+    False
+    
+    >>> b.session
+    <session>
+    
 
-      class User(Base):
-          __tablename__ = 'user'
+#2208
 
-          id = Column(Integer, primary_key=True)
-          name = Column(String)
-          name_syn = synonym(name)
-          addresses = relationship(Address)
+Fully extensible, type-level operator support in Core
+-----------------------------------------------------
 
-      # universal entry point is inspect()
-      >>> b = inspect(User)
+Status: completed, needs more docs
 
-      # column collection
-      >>> b.columns
-      [<id column>, <name column>]
+The Core has to date never had any system of adding support
+for new SQL operators to Column and other expression
+constructs, other than the ``op(<somestring>)`` function
+which is "just enough" to make things work. There has also
+never been any system in place for Core which allows the
+behavior of existing operators to be overridden.   Up until
+now, the only way operators could be flexibly redefined was
+in the ORM layer, using ``column_property()`` given a
+``comparator_factory`` argument.   Third party libraries
+like GeoAlchemy therefore were forced to be ORM-centric and
+rely upon an array of hacks to apply new opertions as well
+as to get them to propagate correctly.
 
-      # its a ColumnCollection
-      >>> b.columns.id
-      <id column>
+The new operator system in Core adds the one hook that's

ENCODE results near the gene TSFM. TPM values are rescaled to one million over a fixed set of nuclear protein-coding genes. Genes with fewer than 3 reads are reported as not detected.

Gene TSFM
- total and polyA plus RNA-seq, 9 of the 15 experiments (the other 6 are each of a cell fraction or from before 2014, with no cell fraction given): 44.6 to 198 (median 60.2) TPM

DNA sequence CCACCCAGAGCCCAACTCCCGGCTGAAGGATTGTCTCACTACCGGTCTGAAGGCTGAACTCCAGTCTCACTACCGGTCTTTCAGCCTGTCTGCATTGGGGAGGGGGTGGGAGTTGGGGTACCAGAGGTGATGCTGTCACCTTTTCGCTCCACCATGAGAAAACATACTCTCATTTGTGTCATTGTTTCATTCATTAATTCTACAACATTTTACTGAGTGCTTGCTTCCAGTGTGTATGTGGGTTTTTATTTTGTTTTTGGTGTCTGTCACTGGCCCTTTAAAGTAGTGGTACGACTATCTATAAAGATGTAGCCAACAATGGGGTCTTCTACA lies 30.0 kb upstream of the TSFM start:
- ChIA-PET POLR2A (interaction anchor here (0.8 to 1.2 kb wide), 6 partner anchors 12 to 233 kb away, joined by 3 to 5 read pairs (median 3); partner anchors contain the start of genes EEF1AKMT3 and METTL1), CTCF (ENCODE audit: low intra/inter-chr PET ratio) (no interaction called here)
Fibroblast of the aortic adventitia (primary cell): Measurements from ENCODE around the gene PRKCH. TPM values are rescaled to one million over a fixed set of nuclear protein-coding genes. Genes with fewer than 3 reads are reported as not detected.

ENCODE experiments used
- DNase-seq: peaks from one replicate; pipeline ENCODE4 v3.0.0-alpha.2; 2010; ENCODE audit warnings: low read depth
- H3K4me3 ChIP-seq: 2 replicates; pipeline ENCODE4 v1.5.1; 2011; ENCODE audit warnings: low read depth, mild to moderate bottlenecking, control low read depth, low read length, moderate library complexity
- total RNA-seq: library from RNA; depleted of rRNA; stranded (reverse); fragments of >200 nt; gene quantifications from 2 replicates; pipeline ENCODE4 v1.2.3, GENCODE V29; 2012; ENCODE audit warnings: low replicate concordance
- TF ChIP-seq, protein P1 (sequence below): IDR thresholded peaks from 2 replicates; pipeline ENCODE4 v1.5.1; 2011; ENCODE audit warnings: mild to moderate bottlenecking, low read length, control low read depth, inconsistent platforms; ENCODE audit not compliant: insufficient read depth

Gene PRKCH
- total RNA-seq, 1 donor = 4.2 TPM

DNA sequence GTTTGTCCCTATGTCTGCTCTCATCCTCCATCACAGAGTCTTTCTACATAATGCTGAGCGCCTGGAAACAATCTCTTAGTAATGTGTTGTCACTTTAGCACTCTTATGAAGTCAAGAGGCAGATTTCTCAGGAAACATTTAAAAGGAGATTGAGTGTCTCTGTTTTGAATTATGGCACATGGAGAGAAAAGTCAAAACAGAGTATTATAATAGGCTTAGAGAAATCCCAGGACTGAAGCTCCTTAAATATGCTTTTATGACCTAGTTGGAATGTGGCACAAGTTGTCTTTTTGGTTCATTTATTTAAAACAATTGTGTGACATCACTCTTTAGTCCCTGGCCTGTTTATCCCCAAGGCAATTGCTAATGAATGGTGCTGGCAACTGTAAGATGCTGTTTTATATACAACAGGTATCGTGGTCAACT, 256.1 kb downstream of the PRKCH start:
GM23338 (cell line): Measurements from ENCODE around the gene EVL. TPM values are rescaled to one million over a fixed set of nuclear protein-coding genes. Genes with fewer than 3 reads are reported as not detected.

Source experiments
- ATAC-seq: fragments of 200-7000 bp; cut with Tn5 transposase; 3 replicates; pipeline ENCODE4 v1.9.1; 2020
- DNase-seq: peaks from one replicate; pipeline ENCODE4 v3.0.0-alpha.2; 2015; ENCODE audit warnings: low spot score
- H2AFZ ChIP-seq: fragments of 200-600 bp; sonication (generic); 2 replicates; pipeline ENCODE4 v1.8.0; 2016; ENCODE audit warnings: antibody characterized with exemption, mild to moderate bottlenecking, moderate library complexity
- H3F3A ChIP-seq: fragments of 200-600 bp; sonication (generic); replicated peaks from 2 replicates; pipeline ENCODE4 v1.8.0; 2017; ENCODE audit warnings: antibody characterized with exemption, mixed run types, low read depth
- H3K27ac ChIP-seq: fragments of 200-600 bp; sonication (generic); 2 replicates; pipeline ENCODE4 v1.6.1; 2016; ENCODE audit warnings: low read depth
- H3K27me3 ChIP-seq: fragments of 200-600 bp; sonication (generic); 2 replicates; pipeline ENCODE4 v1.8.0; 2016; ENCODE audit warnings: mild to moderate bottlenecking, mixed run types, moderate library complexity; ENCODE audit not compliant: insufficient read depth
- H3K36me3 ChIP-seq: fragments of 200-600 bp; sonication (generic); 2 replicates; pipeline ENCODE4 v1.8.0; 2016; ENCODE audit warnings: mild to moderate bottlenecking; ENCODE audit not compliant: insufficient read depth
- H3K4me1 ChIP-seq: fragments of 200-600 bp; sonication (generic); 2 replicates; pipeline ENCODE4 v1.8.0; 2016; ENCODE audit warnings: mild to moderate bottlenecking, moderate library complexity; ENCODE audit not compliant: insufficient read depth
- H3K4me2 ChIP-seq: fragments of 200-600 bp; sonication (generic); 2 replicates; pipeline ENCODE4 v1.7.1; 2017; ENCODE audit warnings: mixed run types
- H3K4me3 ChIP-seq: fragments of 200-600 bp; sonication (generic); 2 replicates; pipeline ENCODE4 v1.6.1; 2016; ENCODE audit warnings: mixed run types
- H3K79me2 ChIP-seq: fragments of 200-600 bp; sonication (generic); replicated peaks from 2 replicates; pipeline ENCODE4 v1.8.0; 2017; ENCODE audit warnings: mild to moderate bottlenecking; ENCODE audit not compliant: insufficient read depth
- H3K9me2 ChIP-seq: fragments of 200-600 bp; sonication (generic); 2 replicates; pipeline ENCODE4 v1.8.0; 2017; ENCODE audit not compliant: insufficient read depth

+been missing all along, which is to associate new and
+overridden operators with *types*.   Since after all, it's
+not really a column, CAST operator, or SQL function that
+really drives what kinds of operations are present, it's the
+*type* of the expression.   The implementation details are
+minimal - only a few extra methods are added to the core
+``ColumnElement`` type so that it consults it's
+``TypeEngine`` object for an optional set of operators.
+New or revised operations can be associated with any type,
+either via subclassing of an existing type, by using
+``TypeDecorator``, or "globally across-the-board" by
+attaching a new ``Comparator`` object to an existing type
+class.
 
-      # i.e. from mapper
-      >>> b.primary_key
-      (<id column>, )
+For example, to add logarithm support to ``Numeric`` types:
 
-      # ColumnProperty
-      >>> b.attr.id.columns
-      [<id column>]
+::
 
-      # get only column attributes
-      >>> b.column_attrs
-      [<id prop>, <name prop>]
+    
+    from sqlalchemy.types import Numeric
+    from sqlalchemy.sql import func
+    
+    class CustomNumeric(Numeric):
+        class comparator_factory(Numeric.Comparator):
+            def log(self, other):
+                return func.log(self.expr, other)
 
-      # its a namespace
-      >>> b.column_attrs.id
-      <id prop>
+The new type is usable like any other type:
 
-      # get only relationships
-      >>> b.relationships
-      [<addresses prop>]
+::
 
-      # its a namespace
-      >>> b.relationships.addresses
-      <addresses prop>
+    
+    data = Table('data', metadata,
+              Column('id', Integer, primary_key=True),
+              Column('x', CustomNumeric(10, 5)),